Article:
With the matchup now set for a March 11 special election for the U.S. House, the National Republican Congressional Committee has launched some familiar attacks against Alex Sink, the Democratic candidate and a former Florida chief financial officer.
In a new Web ad released Jan. 15, the GOP resurrects charges from the 2010 gubernatorial race, when Sink lost to Republican Rick Scott. The new ads remind voters that Sink had once caught flak for using state airplanes.
"She used a taxpayer-funded plane so she could get to a vacation in the Bahamas," the video charges. It also lists a few other flight-related claims to bring the attack in for a landing.
The state airplane episode was a big deal for Sink during her 2010 campaign, and the claim that she used the plane to get to the Bahamas was designed to cause her turbulence again. So we buckled our seat belts and looked at whether the NRCC had done its pre-flight preparations correctly.
Alex Sink was in the middle of her 2010 gubernatorial run when the Tampa Bay Times and the Miami Herald produced a report detailing her apparent use of state airplanes for personal and campaign use.
The June 2009 report focused on Sink, then serving as CFO, and Republican Attorney General Bill McCollum, who was also running for governor, eventually losing the Republican primary to Scott. The Times and the Herald reported that Sink’s state-provided air travel had cost $413,334 between January 2007 and June 22, 2009.
State law requires Cabinet members to maintain a legal residence in Tallahassee, and both Sink and McCollum had second homes in the capital. But the law prohibited them from using a state plane to commute to and from their residences in other parts of the state.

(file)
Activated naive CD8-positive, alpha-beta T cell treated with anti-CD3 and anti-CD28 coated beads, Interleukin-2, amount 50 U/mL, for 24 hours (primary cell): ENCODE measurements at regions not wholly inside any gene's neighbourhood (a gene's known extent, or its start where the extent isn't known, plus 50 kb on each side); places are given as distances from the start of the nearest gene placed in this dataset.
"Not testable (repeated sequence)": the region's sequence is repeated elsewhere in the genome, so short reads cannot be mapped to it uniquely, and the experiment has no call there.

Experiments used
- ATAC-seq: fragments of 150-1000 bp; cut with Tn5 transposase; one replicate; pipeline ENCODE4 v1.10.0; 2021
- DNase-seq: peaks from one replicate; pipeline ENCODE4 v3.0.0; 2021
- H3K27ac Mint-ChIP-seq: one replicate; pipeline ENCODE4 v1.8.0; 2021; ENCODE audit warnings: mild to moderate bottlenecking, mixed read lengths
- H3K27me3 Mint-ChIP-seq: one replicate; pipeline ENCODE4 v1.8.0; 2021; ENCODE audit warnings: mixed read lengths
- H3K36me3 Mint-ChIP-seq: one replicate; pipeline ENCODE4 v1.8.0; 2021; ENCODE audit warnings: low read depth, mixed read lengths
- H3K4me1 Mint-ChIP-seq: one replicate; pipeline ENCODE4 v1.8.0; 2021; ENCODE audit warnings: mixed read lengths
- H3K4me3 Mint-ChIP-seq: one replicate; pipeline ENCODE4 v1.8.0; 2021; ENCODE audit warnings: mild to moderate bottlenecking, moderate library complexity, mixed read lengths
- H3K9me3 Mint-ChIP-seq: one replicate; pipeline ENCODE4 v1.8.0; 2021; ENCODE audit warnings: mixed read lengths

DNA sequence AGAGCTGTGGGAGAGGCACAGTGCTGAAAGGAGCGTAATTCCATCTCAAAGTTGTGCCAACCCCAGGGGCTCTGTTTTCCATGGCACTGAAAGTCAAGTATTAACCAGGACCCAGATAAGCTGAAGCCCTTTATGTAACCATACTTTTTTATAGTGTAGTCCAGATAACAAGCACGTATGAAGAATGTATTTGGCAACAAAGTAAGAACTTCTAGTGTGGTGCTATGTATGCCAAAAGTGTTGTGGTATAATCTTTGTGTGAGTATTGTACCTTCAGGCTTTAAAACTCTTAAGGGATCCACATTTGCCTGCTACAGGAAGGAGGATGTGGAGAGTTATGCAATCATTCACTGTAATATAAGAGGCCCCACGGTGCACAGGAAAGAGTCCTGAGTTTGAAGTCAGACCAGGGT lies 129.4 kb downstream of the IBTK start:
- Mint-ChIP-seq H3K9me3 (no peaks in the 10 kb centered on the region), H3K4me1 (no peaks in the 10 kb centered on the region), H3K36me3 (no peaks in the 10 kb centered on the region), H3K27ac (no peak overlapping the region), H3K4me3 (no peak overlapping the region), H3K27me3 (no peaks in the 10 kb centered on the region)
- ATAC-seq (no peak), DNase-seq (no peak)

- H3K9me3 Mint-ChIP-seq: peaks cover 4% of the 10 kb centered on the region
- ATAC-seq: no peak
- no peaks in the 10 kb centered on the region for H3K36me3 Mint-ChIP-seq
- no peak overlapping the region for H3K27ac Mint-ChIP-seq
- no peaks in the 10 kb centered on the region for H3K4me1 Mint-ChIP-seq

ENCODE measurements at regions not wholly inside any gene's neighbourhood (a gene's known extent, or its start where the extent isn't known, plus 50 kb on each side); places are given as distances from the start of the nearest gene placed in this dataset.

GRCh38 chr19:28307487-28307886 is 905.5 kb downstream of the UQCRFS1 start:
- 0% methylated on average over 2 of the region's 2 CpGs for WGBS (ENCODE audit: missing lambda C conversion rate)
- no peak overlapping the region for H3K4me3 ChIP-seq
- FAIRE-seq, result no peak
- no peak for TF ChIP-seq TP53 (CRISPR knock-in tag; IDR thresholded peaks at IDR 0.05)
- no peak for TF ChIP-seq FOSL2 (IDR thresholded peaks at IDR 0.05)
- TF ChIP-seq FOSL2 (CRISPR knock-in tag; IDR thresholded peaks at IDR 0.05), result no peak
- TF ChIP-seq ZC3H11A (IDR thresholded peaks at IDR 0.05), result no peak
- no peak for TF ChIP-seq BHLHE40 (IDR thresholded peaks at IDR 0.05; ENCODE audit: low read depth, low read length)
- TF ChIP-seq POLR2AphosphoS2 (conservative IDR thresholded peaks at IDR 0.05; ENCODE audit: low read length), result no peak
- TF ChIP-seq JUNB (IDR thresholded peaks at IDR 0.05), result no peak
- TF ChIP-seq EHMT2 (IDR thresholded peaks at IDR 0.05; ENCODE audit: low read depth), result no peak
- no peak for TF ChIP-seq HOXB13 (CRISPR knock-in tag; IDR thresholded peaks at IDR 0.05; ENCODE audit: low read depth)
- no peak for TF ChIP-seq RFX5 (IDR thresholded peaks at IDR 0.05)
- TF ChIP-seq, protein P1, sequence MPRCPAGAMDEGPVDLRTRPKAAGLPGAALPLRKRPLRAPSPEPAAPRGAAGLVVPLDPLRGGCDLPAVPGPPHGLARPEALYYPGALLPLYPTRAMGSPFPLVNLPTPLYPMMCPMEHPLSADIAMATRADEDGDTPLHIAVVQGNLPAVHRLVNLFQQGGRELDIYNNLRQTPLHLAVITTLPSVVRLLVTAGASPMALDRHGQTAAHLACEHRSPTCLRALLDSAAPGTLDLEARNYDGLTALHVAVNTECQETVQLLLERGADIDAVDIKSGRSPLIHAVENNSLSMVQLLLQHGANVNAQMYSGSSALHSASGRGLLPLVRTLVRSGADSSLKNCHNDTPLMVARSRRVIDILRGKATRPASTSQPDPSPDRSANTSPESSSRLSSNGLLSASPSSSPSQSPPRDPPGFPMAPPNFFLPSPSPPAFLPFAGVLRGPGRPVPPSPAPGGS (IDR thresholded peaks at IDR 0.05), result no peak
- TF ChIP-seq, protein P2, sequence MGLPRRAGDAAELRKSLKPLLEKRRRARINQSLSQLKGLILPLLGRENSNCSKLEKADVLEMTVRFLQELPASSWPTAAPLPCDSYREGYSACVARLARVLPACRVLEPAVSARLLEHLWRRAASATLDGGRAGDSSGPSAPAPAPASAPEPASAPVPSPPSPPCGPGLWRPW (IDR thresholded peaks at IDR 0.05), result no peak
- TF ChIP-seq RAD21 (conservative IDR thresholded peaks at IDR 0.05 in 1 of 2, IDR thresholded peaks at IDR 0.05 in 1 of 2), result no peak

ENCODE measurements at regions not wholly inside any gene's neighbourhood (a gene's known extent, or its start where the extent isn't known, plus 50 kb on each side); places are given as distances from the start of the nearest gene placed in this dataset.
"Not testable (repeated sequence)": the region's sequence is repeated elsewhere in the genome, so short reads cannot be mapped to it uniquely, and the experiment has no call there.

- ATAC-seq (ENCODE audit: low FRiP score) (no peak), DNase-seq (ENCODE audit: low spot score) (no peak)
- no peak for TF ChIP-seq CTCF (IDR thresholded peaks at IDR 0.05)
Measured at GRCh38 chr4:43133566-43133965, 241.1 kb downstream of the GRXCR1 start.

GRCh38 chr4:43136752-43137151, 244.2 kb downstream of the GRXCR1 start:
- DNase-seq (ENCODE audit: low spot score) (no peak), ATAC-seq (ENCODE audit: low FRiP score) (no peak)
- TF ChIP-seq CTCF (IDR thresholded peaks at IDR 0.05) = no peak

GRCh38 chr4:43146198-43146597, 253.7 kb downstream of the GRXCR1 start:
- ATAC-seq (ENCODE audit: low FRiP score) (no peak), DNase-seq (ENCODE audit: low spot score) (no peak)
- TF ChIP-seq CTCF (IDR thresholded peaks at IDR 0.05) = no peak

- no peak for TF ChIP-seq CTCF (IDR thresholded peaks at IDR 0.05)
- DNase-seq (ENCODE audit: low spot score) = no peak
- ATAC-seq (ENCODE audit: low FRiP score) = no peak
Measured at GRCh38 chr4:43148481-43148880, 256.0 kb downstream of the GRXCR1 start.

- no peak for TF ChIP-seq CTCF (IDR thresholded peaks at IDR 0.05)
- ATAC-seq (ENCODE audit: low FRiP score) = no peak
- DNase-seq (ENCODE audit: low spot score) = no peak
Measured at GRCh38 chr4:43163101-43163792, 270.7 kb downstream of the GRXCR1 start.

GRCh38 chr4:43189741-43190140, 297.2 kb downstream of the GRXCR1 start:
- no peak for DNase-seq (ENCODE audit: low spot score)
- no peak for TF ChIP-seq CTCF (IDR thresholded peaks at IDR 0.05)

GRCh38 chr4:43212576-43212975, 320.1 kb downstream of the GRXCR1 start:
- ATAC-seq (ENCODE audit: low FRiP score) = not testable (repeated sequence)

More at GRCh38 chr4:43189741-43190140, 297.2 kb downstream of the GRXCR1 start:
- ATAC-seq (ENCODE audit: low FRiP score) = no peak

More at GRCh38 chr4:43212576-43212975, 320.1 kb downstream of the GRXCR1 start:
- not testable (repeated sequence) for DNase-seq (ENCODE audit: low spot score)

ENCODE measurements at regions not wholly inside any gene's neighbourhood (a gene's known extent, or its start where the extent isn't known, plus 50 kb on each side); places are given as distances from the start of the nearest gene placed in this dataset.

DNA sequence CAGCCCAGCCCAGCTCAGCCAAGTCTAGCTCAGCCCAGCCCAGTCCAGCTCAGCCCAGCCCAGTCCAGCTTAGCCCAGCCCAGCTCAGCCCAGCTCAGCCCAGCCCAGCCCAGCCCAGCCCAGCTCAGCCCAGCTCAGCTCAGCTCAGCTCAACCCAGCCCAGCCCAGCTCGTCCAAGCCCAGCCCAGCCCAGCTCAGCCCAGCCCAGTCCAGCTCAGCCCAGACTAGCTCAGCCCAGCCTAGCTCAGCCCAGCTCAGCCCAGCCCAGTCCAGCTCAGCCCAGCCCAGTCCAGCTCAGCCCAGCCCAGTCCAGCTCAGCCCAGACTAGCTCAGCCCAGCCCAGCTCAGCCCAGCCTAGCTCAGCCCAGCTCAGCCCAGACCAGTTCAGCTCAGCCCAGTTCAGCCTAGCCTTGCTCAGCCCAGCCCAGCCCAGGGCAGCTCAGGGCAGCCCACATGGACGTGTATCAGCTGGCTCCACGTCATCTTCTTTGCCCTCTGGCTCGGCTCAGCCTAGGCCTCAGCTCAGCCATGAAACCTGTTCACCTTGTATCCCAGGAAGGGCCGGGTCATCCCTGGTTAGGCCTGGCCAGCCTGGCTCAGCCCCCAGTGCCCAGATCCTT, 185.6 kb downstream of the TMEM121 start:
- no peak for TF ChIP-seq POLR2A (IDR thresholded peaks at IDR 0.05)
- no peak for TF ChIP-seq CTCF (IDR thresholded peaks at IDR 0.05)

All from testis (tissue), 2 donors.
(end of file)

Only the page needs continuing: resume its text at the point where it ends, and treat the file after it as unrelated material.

The report prompted an ethics complaint against both politicians (and against then-Lt. Gov. Jeff Kottkamp, a Republican, prior to that). Sink was accused of misusing the planes for personal flights and campaign stops and for diverting flights to Tampa airports so she could travel to her home in Thonotosassa.
The NRCC’s Web ad refers to the subsequent Florida Commission on Ethics investigation. In addition to a trip to the Bahamas, the ad said, she "spent $400,000 of taxpayer money to fly around the state" and "used the plane to attend political campaign events."
There is a really big caveat here, however. The ethics commission found no evidence of wrongdoing by Sink (or by any of the other two politicians, for that matter).
Former Assistant Attorney General Craig B. Willis was hired as a special advocate. He concluded that no state statutes had been violated, because there was no evidence of what he called "wrongful intent." The commission’s investigation found that reimbursement guidelines for transporting family and attending campaign events had been met, and that Sink’s use of the planes didn’t constitute misuse of state resources.
Furthermore, Willis found that between July 2005 and June 2009, the term "aircraft" had been removed from a portion of a state statute that defined commuting for official state business. Willis noted that this left questions about whether the restrictions about commuting even applied to flying on the state planes. Ultimately, the complaint was dismissed.
While using state aircraft to commute between a politician’s home and Tallahassee was normally not allowed, flying an official to a state function and back was allowed. The commission found 58 of Sink’s approximately 250 flights on state planes started or ended at either Tampa International or Vandenberg airport (which changed its name to Tampa Executive Airport in 2009). She had paid for about 190 commercial flights home during the time span in question.
Sink said during the investigation that flying to one city for an official function with a stop at the official’s home or other desired destination, either to pick her up or drop her off, was "common practice" among high-ranking officials. Sink’s Chief of Staff Jim Cassady said her office considered the diverted flights acceptable if she had business in the destination city for pickup flights, or in the originating city for dropoff flights.
Mike McClure, manager of the Department of Management Services Bureau of Executive Aircraft Operations, told the commission that the difference in cost when diverting a flight in this way was minimal. A March 3, 2009, audit of the department by state Inspector General Steve Rumph found that DMS billing procedures were "adequate," but suggested the department clarify its policies and begin requiring officials to certify travel was for official business.